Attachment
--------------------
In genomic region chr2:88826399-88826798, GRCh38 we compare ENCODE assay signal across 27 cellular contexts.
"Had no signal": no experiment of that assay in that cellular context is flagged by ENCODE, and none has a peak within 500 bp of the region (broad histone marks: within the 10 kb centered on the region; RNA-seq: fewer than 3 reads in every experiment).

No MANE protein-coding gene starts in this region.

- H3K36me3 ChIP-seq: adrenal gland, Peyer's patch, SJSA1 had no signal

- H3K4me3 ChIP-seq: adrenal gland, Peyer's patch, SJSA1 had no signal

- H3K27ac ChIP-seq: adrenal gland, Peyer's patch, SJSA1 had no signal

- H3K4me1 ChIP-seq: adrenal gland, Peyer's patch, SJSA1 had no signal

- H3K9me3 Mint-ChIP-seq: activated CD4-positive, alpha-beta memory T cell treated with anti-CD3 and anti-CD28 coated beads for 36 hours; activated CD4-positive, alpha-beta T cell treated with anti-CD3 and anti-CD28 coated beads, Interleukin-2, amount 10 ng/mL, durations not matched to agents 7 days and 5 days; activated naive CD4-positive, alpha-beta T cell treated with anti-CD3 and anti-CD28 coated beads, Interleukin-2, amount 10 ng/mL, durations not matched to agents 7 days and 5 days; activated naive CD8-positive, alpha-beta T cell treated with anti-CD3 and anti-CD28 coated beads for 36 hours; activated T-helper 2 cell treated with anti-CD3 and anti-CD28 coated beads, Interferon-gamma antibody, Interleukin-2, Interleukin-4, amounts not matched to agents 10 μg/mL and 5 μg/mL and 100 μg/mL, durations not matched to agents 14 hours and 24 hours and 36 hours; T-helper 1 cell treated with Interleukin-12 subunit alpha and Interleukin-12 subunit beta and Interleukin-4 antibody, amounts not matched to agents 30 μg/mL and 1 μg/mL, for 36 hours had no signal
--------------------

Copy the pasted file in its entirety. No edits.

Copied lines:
In genomic region chr2:88826399-88826798, GRCh38 we compare ENCODE assay signal across 27 cellular contexts.
"Had no signal": no experiment of that assay in that cellular context is flagged by ENCODE, and none has a peak within 500 bp of the region (broad histone marks: within the 10 kb centered on the region; RNA-seq: fewer than 3 reads in every experiment).

No MANE protein-coding gene starts in this region.

- H3K36me3 ChIP-seq: adrenal gland, Peyer's patch, SJSA1 had no signal

- H3K4me3 ChIP-seq: adrenal gland, Peyer's patch, SJSA1 had no signal

- H3K27ac ChIP-seq: adrenal gland, Peyer's patch, SJSA1 had no signal

- H3K4me1 ChIP-seq: adrenal gland, Peyer's patch, SJSA1 had no signal

- H3K9me3 Mint-ChIP-seq: activated CD4-positive, alpha-beta memory T cell treated with anti-CD3 and anti-CD28 coated beads for 36 hours; activated CD4-positive, alpha-beta T cell treated with anti-CD3 and anti-CD28 coated beads, Interleukin-2, amount 10 ng/mL, durations not matched to agents 7 days and 5 days; activated naive CD4-positive, alpha-beta T cell treated with anti-CD3 and anti-CD28 coated beads, Interleukin-2, amount 10 ng/mL, durations not matched to agents 7 days and 5 days; activated naive CD8-positive, alpha-beta T cell treated with anti-CD3 and anti-CD28 coated beads for 36 hours; activated T-helper 2 cell treated with anti-CD3 and anti-CD28 coated beads, Interferon-gamma antibody, Interleukin-2, Interleukin-4, amounts not matched to agents 10 μg/mL and 5 μg/mL and 100 μg/mL, durations not matched to agents 14 hours and 24 hours and 36 hours; T-helper 1 cell treated with Interleukin-12 subunit alpha and Interleukin-12 subunit beta and Interleukin-4 antibody, amounts not matched to agents 30 μg/mL and 1 μg/mL, for 36 hours had no signal